We reject all types of differentiated voting rights. In most cases they
serve to protect the interest of a dominant owner. This does not mean,
however, that we subscribe to the simplistic theory of 'one share, one vote'
that is currently so popular in corporate governance circles, academia and
politics. Super-voting shares are blatant discrimination and an abuse of
the privilege that limited and public company status provides.
The one share, one vote rule sounds more than reasonable for the
distribution of voting rights among shareholders. After all, what is seen as the best (or maybe least bad) system of
government in the political field, should also be the most appropriate form of
But even in politics this principle is only a rough guide to the
reality. Various intended and unintended checks and balances exist
and lead to a situation where the principle is undermined for good
The founding fathers of the US constitution
were deeply suspicious of
unfettered democracy and maybe shareholders would be better served if the
voting structure in public companies is designed as carefully as the
constitution of the United States.
We are certainly not in favour of giving groups of shareholders
(often founding families or other controlling owners) different
voting rights. But more research is necessary and may well lead to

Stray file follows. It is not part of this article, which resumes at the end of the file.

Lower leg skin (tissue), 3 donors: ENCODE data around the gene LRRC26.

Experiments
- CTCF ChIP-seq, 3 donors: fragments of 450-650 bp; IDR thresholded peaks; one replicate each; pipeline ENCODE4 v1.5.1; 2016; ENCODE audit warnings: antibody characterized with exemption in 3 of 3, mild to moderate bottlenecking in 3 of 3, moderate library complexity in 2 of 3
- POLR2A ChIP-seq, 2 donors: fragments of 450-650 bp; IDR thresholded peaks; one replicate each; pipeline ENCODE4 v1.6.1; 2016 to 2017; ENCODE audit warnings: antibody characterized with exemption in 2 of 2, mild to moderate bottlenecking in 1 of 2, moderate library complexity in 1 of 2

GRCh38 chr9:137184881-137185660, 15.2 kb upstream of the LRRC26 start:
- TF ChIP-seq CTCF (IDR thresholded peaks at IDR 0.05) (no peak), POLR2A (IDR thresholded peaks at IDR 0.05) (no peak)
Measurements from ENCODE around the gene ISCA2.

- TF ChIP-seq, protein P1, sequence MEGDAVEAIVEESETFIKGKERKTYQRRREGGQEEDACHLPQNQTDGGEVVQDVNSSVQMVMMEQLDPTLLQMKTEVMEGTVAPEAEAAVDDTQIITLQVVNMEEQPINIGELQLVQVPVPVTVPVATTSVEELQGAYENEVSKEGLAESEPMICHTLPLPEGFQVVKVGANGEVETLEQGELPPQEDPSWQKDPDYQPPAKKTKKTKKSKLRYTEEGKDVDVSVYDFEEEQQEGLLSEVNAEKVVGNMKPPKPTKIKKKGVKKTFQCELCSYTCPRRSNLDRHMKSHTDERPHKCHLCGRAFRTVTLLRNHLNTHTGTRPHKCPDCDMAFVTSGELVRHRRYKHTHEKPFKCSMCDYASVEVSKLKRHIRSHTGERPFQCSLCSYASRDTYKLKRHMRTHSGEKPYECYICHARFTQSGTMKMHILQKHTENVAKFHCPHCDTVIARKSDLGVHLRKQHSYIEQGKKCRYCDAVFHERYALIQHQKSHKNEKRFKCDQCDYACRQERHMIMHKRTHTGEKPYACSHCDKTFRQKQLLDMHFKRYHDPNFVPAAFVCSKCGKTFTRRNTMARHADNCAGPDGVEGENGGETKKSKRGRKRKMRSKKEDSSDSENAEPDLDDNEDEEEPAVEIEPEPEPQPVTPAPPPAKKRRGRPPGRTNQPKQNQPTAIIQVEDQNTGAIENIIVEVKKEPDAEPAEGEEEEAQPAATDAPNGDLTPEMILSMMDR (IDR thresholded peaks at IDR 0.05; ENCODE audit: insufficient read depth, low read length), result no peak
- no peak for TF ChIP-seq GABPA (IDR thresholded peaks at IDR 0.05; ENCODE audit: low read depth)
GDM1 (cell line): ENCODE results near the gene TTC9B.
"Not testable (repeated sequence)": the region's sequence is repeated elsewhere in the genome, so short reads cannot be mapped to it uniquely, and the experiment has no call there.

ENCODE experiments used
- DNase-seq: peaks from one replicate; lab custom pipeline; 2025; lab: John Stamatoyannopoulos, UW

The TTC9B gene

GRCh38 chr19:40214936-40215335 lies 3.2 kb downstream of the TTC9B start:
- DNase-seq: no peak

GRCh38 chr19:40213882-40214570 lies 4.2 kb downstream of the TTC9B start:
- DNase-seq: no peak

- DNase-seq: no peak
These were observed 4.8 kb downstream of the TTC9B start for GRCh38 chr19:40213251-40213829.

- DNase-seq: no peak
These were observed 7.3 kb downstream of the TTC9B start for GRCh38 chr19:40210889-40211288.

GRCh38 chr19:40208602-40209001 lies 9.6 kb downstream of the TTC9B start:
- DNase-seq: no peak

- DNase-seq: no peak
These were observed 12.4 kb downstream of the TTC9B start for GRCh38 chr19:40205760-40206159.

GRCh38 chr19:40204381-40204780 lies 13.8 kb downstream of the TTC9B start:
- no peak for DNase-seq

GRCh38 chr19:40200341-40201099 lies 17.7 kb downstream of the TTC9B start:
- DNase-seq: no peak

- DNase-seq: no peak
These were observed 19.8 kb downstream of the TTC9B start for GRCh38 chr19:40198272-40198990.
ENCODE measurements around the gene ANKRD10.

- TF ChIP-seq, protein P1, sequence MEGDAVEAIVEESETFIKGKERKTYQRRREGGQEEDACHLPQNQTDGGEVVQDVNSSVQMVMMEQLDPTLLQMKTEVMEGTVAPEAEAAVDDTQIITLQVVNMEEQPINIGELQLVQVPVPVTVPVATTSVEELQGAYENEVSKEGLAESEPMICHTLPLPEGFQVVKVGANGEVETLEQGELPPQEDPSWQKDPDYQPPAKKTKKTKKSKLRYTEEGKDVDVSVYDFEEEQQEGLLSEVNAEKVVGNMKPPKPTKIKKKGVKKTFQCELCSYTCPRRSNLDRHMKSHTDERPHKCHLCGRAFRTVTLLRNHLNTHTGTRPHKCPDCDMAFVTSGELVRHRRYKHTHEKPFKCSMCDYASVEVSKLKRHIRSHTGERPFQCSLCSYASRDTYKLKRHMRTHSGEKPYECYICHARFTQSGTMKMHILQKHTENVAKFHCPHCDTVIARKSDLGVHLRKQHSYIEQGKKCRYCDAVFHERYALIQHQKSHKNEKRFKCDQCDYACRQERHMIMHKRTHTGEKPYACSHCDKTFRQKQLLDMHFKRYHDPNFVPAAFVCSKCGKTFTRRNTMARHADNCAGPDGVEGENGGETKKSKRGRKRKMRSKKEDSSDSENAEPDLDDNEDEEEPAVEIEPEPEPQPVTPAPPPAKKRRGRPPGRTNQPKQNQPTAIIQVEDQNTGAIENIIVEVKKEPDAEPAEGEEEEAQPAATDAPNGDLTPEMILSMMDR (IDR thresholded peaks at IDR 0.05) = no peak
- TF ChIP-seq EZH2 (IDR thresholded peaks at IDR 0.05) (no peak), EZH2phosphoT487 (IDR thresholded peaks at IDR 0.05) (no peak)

the conclusion that the limitation of voting rights is well-suited
to force all stakeholders to focus on the long-term well-being of
MORE ON SHAREHOLDER VOTING
About Pro Governance
Our Mission is to
campaign for the protection of investors and savers by promoting
good corporate governance.
We also believe that the wider spread of share ownership is in
itself a public good and may sometimes even be preferable to higher
Shareholders in publicly listed companies are widely dispersed and cannot
micro-manage the affairs of the companies they are invested in. The
international nature of today's shareholder registers make this also
impossible for large institutional investors.
On the other hand, abuses that have developed over the past few years make
it imperative that company managements are supervised in a more efficient
Tax incentives and institutional constraints have favoured the growth of
large institutional investors at the expense of small individual
shareholders. This makes it more important than ever that these investors
behave like fiduciaries and have the interests of their clients at heart.
This means that the business of
money management cannot be treated like any other profit-maximising business.
Like the medical, legal or academic professions the interest of the clients
has to have priority when critical decisions have to be made with regard to
companies the money managers are invested in.
We at Pro-Gov think that the establishment of an effective international forum
combining representatives from the national organisations of individual
shareholders and investors will be an effective step in the direction of
improving corporate governance.
At the moment the corporate
Governance discussion is limited to academics, journalists in the quality
business press, institutional shareholders and companies and their business
associations as well as politicians. The one party missing on the table are
the real investors who - with some exceptions - voiceless in the debate.
isn't what's illegal; it's what's legal"